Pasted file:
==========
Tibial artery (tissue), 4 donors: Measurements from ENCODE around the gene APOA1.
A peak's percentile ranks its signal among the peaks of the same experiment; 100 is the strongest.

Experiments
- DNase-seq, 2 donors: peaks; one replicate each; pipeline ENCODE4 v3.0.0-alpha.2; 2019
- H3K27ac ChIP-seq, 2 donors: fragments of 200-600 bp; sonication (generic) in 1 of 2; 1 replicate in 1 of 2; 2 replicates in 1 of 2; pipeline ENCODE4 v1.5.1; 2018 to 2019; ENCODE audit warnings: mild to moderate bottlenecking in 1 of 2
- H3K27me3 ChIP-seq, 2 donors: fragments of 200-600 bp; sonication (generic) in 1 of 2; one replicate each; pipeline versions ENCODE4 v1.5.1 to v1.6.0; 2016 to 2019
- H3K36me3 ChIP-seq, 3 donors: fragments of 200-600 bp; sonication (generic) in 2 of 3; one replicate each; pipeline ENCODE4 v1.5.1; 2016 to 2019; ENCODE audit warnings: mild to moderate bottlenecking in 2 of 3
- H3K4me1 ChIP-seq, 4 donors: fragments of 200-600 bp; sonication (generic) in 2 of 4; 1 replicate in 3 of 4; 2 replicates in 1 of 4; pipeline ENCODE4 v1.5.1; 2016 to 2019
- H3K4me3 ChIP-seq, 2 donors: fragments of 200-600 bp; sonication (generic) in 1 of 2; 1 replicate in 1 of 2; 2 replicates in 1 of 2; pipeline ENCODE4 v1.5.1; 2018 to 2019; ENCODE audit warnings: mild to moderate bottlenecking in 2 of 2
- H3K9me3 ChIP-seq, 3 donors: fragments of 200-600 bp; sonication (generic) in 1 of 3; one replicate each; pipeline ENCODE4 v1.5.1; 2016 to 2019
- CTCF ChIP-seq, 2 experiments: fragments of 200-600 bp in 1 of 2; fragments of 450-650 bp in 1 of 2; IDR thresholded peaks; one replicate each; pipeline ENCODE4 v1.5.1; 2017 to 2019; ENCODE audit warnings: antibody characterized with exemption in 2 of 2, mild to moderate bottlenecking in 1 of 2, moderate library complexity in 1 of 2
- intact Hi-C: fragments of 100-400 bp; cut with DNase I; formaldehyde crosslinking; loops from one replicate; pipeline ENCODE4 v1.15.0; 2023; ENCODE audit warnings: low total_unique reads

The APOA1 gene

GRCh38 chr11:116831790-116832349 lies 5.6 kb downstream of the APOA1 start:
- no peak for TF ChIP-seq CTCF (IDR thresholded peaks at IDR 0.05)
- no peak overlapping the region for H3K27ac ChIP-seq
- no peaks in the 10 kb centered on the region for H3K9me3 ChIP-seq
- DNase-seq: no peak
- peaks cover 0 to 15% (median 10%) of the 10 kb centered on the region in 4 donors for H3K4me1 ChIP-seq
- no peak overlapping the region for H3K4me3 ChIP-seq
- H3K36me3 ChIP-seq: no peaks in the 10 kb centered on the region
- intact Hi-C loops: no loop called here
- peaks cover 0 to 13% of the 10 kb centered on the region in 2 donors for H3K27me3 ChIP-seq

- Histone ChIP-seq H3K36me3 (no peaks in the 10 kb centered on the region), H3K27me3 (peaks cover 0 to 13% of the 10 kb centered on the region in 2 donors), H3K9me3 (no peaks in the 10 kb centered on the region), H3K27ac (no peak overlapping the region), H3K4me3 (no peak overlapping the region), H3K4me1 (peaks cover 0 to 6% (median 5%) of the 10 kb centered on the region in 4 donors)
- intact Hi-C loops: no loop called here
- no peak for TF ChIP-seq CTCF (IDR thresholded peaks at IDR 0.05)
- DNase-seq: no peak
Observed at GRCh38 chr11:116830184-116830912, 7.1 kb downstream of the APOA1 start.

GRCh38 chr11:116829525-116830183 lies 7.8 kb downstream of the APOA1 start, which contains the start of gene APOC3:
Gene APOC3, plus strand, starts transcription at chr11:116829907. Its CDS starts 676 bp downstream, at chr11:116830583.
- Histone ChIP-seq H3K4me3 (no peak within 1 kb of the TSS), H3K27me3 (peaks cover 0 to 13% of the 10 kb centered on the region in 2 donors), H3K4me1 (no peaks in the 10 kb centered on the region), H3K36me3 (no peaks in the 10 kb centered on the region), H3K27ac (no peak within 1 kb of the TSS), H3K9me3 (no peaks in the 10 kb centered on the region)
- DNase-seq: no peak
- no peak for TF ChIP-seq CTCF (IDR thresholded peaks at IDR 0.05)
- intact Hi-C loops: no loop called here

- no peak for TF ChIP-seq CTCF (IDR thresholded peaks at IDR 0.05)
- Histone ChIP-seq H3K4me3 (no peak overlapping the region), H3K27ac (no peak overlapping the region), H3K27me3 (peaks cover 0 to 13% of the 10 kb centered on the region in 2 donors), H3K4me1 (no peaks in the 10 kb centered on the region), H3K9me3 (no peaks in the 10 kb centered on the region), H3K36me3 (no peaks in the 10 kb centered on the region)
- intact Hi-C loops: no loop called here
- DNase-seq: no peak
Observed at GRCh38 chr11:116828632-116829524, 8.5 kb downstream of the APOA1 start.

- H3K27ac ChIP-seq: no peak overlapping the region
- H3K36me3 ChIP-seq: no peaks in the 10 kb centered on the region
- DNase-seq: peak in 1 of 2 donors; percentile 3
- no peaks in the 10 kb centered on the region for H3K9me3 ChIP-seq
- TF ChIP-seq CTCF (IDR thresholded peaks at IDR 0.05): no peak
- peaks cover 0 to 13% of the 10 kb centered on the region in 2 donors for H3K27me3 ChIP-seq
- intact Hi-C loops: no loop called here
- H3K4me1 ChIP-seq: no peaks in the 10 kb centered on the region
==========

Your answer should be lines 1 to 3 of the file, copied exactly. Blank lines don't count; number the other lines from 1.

Tibial artery (tissue), 4 donors: Measurements from ENCODE around the gene APOA1.
A peak's percentile ranks its signal among the peaks of the same experiment; 100 is the strongest.

Experiments